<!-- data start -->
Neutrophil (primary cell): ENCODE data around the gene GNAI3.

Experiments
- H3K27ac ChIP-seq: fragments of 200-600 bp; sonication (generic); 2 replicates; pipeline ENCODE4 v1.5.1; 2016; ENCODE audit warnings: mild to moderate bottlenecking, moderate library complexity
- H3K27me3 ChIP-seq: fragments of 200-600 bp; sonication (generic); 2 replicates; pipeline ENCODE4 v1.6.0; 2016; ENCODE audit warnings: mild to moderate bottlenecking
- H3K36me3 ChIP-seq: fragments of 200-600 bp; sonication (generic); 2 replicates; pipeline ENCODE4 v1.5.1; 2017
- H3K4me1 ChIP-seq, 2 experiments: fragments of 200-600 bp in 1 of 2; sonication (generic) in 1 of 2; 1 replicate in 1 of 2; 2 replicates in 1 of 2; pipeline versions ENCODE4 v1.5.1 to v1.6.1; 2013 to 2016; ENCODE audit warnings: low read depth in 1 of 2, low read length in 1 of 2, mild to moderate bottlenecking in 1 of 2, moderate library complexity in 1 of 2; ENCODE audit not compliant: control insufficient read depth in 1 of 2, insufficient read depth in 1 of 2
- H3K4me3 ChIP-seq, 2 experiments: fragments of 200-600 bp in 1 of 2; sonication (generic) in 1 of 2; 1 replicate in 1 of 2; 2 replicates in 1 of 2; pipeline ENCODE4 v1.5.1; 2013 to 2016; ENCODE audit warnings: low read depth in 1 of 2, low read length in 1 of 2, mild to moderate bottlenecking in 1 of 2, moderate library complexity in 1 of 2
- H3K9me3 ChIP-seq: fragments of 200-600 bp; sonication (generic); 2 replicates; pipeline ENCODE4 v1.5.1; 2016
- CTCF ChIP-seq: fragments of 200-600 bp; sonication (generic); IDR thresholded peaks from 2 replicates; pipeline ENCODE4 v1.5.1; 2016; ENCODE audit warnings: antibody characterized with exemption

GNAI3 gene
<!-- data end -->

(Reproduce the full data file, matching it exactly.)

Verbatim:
Neutrophil (primary cell): ENCODE data around the gene GNAI3.

Experiments
- H3K27ac ChIP-seq: fragments of 200-600 bp; sonication (generic); 2 replicates; pipeline ENCODE4 v1.5.1; 2016; ENCODE audit warnings: mild to moderate bottlenecking, moderate library complexity
- H3K27me3 ChIP-seq: fragments of 200-600 bp; sonication (generic); 2 replicates; pipeline ENCODE4 v1.6.0; 2016; ENCODE audit warnings: mild to moderate bottlenecking
- H3K36me3 ChIP-seq: fragments of 200-600 bp; sonication (generic); 2 replicates; pipeline ENCODE4 v1.5.1; 2017
- H3K4me1 ChIP-seq, 2 experiments: fragments of 200-600 bp in 1 of 2; sonication (generic) in 1 of 2; 1 replicate in 1 of 2; 2 replicates in 1 of 2; pipeline versions ENCODE4 v1.5.1 to v1.6.1; 2013 to 2016; ENCODE audit warnings: low read depth in 1 of 2, low read length in 1 of 2, mild to moderate bottlenecking in 1 of 2, moderate library complexity in 1 of 2; ENCODE audit not compliant: control insufficient read depth in 1 of 2, insufficient read depth in 1 of 2
- H3K4me3 ChIP-seq, 2 experiments: fragments of 200-600 bp in 1 of 2; sonication (generic) in 1 of 2; 1 replicate in 1 of 2; 2 replicates in 1 of 2; pipeline ENCODE4 v1.5.1; 2013 to 2016; ENCODE audit warnings: low read depth in 1 of 2, low read length in 1 of 2, mild to moderate bottlenecking in 1 of 2, moderate library complexity in 1 of 2
- H3K9me3 ChIP-seq: fragments of 200-600 bp; sonication (generic); 2 replicates; pipeline ENCODE4 v1.5.1; 2016
- CTCF ChIP-seq: fragments of 200-600 bp; sonication (generic); IDR thresholded peaks from 2 replicates; pipeline ENCODE4 v1.5.1; 2016; ENCODE audit warnings: antibody characterized with exemption

GNAI3 gene